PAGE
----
Gran Run Over by A Car Lay In Aldi Car Park For THREE HOURS As She Waited For An Ambulance

January 13, 2017 | by | 0 Comments
Grandmother Karen Barnes, lies face down in the Aldi supermarket carpark.  A pensioner run over by a car had to wait THREE HOURS for an ambulance as she lay in agony outside a supermarket.

Grandmother Karen Barnes, lies face down in the Aldi supermarket carpark.

A pensioner run over by a car had to wait THREE HOURS for an ambulance as she lay in agony outside a supermarket.

Grandmother Karen Barnes, 60, was forced to wait face-down on the “cold wet floor” after she was hit by the vehicle in the Aldi car park in Sittingbourne, Kent.

She then waited another two hours in the trauma department and, almost 24 hours after the accident, she was still waiting in A&E at Medway Hospital.

The local ambulance service said they couldn’t attend to Mrs Barnes because they were “very busy” and couldn’t respond to calls that were “not immediately life-threatening”.

Her disgusted daughter Vikki Young, who was with her mother as she waited in vain for the amublance, posted a picture on Facebook to highlight how long her mum had waited.

Aldi car park in Sittingbourne, Kent.

Aldi car park in Sittingbourne, Kent.

She said: “This is how my poor mum laid as she waited three hours for an ambulance.

“Three hours she laid on the cold wet floor of a car park after being hit by a car.

“I knew the NHS were stretched, but this is just disgusting.”

Mrs Young, of Rainham, Kent, said a passer-by first called an ambulance after the incident at 10.30am.

She said: “It was a passer-by who first called the ambulance and was told they would send someone as soon as they could, but warned they were over-stretched.

“After 45 minutes, which I thought was a long time, I called again, and was told they were trying to get someone out to us.

“But even though she was high-risk there were other patients who were a priority because they were unconscious or not breathing.

“Mum didn’t lose consciousness, but she wasn’t far from it.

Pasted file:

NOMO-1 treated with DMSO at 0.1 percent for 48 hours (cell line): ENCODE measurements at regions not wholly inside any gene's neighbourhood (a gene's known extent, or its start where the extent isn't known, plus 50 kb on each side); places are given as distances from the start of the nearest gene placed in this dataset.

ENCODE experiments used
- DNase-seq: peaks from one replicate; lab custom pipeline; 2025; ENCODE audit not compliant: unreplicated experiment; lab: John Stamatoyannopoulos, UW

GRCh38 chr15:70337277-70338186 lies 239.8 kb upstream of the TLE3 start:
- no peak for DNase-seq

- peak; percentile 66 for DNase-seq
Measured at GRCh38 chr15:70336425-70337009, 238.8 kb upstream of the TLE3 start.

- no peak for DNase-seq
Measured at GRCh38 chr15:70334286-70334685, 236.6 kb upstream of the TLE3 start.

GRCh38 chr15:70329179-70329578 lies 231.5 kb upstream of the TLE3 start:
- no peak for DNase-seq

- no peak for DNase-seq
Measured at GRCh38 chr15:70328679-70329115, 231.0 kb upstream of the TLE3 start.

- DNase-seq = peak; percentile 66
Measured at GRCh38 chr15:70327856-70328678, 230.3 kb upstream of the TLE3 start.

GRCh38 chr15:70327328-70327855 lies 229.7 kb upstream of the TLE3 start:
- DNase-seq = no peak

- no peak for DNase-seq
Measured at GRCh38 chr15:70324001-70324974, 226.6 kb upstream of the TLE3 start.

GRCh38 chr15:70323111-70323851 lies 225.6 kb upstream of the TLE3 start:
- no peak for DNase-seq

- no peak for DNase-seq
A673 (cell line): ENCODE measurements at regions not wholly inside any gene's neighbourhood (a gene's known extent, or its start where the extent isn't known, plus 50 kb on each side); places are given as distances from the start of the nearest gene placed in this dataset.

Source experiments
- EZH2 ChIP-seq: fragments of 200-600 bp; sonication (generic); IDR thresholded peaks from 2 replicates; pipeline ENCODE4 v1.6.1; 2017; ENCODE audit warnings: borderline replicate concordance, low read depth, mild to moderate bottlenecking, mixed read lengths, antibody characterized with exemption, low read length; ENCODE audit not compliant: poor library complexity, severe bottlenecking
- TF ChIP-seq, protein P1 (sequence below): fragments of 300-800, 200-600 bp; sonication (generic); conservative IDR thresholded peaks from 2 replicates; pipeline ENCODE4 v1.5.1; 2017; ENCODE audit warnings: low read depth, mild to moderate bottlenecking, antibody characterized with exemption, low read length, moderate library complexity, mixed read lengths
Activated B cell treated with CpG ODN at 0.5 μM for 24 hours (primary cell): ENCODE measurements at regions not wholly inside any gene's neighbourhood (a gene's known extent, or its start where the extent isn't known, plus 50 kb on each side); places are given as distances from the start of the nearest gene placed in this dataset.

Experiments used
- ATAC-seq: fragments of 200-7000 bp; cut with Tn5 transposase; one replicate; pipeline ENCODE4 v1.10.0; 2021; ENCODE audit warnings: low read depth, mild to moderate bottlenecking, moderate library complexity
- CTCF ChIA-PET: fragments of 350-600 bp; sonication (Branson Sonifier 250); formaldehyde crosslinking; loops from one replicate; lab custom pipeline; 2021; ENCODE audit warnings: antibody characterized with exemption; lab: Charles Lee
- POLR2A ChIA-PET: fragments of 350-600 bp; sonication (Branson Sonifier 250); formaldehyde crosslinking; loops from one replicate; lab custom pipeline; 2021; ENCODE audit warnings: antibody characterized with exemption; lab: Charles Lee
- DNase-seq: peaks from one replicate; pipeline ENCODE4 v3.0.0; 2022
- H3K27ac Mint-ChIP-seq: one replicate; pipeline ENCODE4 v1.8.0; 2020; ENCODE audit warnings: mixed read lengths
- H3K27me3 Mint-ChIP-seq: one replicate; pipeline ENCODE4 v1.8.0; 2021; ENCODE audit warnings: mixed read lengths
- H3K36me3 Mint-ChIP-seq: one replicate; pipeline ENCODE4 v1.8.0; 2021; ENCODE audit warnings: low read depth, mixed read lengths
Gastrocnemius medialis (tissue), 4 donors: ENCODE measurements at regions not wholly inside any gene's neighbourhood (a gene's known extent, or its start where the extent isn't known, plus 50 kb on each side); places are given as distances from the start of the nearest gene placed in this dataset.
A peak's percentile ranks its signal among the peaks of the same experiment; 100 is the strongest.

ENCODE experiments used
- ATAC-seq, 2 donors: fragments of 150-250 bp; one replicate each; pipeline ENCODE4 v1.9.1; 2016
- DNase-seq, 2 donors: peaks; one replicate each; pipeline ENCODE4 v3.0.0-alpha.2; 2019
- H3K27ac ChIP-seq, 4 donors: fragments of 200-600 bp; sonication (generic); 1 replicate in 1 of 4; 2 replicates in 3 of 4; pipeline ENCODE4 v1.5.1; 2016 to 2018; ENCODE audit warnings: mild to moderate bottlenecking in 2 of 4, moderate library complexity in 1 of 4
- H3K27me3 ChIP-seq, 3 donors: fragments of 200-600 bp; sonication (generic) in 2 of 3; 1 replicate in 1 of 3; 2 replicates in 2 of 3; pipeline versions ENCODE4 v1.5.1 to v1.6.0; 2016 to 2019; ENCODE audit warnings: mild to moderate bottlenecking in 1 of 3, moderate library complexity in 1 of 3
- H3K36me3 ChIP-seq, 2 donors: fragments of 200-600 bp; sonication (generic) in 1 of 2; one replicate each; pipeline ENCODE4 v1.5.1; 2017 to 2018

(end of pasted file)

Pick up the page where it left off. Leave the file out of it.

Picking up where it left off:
“She was freezing and when she moved she was in a lot of pain.”

Grandmother Karen Barnes, lies face down in the Aldi supermarket carpark

Grandmother Karen Barnes, lies face down in the Aldi supermarket carpark

Mrs Young said at 1.30pm a response car arrived, but the medic could only give her mum painkillers.

She said: “When the ambulance car arrived he was able to give mum paracetamol through a cannula and put heat pads on her, but he could not move her until the ambulance arrived.

“When they got to Medway Hospital the ambulance staff had to wait an hour with mum because there was nowhere for her to go.

“That’s an hour that the crew and the ambulance were off the road.

“And there were several other ambulance crews with other patients.”

Mrs Barnes was eventually given an x-ray and told she had suffered a broken pelvis.

Her daughter added: “The poor hospital staff were amazing but they looked run ragged.

“It was chaos.”

“When I asked when mum would go on a ward, the nurse told me they were at 100 per cent capacity, there were no beds anywhere.”

“She’s recovering in a ward now and doctors say she’ll be here for another two days.

“She’s a very strong woman and is in good spirits, but I can tell underneath it all she really is in a lot of pain.

“The doctors said there’s little they can do to fix a broken pelvis quickly and we just have to wait until she can get up and walk around again.

“At the moment she is in too much pain to get up, which is really hard for us to witness.”

Medway Maritime Hospital, Gillingham, Kent

Medway Maritime Hospital, Gillingham, Kent

Said said doctors had been working hard to help her mum recover.

She added: “Everyone on the ward has been fantastic and we’re so grateful for all the help they’ve given us.”

A South East Coast Ambulance Service spokesman said: “We are very sorry it took us longer than we would like to attend this call and would invite the family to contact us direct in order to look into their concerns in more detail.

“We are, along with the NHS as a whole, very busy, meaning is taking us longer than usual to attend some incidents, and in particular calls which are not immediately life-threatening.”

 

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